But of course, all of that changed with the falsified election results. What we have seen since August 9 is a serious deterioration in the human rights situation. 30,000 people arrested, 900 peaceful protesters against whom charges have been brought, whereas we haven't seen a single charge brought against the perpetrators of the violence against protesters or the sexual violence.
Which means does the EU currently have to monitor the human rights situation in Belarus?
Most recently, there's been the report of the OSCE Moscow mechanism (allows participating states to send missions of experts to assist on an issue pertaining to human rights - the ed.). Twelve of the EU's member states were part of the group of 17 countries that triggered the mechanism. And we have a very comprehensive report which is documenting very clear violations of human rights.
The author of the report pointed out that he needed to gather evidence online because he was not allowed to go to Belarus…
Yes, but they were still able to produce a report which showed, for example, that there were 500 documented cases of torture. This is not a small matter. This is not some slight error in detail. There might be some argument about some of the numbers or some of the precise detail, but there is no doubt about the consistent pattern of what we are seeing in Belarus: it's a serious deterioration in the human rights environment. It is a denial of democratic rights to the people of Belarus.
The European Parliament has called on the EU to help establish an international investigation of human rights violations and criminal acts of the regime in Minsk. What has the EU done so far?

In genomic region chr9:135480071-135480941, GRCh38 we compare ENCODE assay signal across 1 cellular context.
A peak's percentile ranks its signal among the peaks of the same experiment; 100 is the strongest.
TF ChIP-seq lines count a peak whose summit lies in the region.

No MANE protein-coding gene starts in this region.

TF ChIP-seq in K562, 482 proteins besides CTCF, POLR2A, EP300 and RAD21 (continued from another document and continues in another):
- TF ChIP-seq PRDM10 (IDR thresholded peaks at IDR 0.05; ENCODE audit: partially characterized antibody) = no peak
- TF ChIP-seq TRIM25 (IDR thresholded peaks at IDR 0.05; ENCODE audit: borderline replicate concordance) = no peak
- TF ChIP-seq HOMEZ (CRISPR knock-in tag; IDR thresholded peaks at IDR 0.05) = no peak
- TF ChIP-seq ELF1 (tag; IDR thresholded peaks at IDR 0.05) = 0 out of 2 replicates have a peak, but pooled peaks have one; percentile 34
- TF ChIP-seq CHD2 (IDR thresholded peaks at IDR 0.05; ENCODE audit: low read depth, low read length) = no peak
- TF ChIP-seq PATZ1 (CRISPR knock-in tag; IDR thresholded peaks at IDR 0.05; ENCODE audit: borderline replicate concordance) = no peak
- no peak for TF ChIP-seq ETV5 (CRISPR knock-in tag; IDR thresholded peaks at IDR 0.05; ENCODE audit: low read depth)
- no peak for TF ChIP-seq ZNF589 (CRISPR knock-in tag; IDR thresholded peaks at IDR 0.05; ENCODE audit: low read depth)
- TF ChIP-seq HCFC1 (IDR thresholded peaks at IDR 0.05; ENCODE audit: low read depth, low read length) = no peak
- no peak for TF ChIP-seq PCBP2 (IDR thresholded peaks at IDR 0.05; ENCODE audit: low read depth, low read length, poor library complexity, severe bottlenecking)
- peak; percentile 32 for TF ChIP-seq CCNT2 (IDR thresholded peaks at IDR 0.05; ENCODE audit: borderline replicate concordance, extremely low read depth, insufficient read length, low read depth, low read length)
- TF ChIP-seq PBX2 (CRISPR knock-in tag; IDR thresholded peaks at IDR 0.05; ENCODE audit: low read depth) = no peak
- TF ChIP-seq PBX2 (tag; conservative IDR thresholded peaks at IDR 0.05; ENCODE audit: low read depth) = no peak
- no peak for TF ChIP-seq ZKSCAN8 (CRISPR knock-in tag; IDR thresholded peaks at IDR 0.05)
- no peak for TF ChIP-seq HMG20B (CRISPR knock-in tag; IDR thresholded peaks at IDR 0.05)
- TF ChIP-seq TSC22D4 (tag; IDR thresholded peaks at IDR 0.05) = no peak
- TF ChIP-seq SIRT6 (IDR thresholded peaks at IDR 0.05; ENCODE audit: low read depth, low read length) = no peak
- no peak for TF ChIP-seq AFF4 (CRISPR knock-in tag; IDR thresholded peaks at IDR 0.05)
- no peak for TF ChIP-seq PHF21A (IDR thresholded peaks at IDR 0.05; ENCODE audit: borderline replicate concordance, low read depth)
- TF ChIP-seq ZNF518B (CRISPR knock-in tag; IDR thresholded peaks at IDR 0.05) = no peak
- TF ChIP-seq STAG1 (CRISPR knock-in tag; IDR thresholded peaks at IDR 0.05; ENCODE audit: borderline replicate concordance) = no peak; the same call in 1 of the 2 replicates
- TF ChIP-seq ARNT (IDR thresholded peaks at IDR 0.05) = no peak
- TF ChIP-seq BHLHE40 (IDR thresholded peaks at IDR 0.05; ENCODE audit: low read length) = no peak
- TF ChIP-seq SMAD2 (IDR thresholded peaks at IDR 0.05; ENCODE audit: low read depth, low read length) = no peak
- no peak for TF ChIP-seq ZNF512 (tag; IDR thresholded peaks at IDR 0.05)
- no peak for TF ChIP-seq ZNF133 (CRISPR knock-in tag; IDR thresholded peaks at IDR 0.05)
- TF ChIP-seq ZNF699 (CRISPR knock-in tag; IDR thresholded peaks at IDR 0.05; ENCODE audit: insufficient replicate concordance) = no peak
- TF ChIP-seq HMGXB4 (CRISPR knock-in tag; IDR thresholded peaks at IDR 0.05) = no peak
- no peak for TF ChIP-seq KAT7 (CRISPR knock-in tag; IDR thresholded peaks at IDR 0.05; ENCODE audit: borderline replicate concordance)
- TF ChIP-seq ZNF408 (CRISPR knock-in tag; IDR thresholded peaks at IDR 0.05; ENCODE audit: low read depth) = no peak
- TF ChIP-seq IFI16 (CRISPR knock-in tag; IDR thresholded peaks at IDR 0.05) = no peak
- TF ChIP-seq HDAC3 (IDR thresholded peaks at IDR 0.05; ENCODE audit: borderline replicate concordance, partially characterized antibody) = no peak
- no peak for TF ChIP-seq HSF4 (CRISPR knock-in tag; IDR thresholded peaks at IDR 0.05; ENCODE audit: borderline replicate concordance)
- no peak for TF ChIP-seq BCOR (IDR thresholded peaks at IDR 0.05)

The principal thing that the EU has done is the resolution that it spearheaded at the Human Rights Council which is the dedicated United Nations body. There it called for an investigation by the UN High Commissioner for Human Rights of the violations of human rights which are taking place in the country.
Is an international tribunal against those who are torturing and beating people, who have committed all this violence against peaceful protesters realistic?
Yes, it is possible for an international tribunal to look at all of these issues. But international tribunals generally work on the complementary principle. In other words, they are triggered and act only in circumstances where the state itself is either unwilling or unable to act and to bring these people to justice.
Is this tribunal possible as long as Alexander Lukashenko remains in power?
Any time there is a violation of human rights law, there has to be accountability for that. That accountability in the first instance should come from within the state. If it doesn't happen within the state, then alternative means, perhaps through some international mechanism, have to be found. But the immediate issue is that this continuing attack on peaceful protesters has to end. And the evidence has to be collected about those who are responsible for torturing or sexually assaulting people.
Eamon Gilmore is an Irish Labour Party politician who's been serving as the EU's Special Representative for Human Rights since February 2019. He previously served as the EU's Special Envoy for the Colombian Peace Process.